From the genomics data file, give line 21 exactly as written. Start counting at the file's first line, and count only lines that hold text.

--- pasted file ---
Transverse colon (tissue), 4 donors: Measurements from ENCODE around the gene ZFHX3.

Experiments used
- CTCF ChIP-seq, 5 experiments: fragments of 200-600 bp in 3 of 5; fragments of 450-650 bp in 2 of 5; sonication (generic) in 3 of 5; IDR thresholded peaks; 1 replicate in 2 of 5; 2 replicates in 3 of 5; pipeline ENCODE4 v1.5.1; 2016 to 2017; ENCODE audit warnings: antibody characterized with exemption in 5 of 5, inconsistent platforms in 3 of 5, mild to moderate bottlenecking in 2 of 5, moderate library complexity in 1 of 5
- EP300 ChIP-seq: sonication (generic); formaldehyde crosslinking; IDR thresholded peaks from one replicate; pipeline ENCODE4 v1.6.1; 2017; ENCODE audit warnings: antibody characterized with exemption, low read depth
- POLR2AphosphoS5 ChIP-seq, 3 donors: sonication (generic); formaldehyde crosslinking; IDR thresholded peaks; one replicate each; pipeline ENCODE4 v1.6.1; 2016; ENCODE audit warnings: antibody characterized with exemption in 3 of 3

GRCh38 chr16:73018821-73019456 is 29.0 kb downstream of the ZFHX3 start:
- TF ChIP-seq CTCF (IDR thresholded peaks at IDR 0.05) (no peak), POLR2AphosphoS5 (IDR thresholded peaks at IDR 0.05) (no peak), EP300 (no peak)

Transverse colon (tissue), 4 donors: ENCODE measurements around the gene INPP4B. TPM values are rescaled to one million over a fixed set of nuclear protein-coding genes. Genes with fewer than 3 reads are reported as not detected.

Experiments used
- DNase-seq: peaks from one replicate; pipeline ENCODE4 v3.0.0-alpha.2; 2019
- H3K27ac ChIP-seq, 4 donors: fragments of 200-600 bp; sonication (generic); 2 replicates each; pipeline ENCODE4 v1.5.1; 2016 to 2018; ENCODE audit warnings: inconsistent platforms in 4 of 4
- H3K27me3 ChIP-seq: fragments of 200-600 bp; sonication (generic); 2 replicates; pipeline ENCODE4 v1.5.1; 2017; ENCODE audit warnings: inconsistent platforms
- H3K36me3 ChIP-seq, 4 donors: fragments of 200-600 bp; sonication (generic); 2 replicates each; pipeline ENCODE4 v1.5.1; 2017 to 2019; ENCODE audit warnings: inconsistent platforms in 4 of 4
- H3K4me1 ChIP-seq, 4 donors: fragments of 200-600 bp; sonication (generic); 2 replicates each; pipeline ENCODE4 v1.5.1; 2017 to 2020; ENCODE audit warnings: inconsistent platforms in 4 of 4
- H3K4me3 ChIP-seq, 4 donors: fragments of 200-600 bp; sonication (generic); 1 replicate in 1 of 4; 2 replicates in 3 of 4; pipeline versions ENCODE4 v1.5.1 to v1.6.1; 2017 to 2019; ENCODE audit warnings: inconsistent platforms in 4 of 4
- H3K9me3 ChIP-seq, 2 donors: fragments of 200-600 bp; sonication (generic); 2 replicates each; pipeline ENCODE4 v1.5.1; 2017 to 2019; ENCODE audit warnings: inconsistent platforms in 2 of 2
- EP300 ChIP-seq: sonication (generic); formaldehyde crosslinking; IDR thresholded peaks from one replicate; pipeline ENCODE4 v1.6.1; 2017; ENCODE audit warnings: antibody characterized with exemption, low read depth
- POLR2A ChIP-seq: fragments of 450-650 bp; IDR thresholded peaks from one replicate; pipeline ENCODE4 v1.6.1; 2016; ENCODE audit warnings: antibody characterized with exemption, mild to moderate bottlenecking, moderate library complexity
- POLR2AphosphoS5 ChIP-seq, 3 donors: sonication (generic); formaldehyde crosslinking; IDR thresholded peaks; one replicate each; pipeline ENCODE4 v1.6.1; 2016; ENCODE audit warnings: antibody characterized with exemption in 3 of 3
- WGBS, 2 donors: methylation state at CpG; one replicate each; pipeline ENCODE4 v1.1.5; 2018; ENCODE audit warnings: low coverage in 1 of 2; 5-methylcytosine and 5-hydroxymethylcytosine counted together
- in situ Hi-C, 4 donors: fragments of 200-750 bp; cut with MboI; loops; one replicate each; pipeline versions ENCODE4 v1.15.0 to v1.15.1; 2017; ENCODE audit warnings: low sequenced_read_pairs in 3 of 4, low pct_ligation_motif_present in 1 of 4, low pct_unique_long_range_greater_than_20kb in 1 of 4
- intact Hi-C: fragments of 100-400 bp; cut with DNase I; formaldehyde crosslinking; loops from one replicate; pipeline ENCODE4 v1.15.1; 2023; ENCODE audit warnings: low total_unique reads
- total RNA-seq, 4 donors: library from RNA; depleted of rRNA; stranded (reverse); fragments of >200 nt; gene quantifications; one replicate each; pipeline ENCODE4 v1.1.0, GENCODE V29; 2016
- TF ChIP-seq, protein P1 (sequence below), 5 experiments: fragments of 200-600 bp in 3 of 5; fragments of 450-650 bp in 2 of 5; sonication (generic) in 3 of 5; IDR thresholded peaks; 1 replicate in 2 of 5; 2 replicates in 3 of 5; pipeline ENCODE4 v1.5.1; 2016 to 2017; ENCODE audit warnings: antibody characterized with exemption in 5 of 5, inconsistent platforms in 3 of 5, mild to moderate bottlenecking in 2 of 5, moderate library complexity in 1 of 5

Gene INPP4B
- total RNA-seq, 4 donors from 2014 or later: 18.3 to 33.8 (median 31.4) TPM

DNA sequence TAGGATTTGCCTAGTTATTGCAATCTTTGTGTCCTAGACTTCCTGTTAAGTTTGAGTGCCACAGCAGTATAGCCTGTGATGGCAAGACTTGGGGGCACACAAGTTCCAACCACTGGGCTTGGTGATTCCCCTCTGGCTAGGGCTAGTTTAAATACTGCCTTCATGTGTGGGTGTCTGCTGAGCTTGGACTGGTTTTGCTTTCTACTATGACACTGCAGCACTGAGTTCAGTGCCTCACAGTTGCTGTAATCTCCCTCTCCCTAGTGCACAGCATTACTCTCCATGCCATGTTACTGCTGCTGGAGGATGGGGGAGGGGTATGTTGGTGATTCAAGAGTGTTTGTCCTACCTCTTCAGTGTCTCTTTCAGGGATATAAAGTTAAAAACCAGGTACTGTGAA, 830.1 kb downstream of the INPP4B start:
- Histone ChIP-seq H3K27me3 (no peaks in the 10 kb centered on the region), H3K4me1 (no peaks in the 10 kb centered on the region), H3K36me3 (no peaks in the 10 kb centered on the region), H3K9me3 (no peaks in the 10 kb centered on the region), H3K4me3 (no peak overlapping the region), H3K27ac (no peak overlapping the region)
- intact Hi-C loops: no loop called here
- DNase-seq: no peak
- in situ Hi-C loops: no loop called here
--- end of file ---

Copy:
- in situ Hi-C, 4 donors: fragments of 200-750 bp; cut with MboI; loops; one replicate each; pipeline versions ENCODE4 v1.15.0 to v1.15.1; 2017; ENCODE audit warnings: low sequenced_read_pairs in 3 of 4, low pct_ligation_motif_present in 1 of 4, low pct_unique_long_range_greater_than_20kb in 1 of 4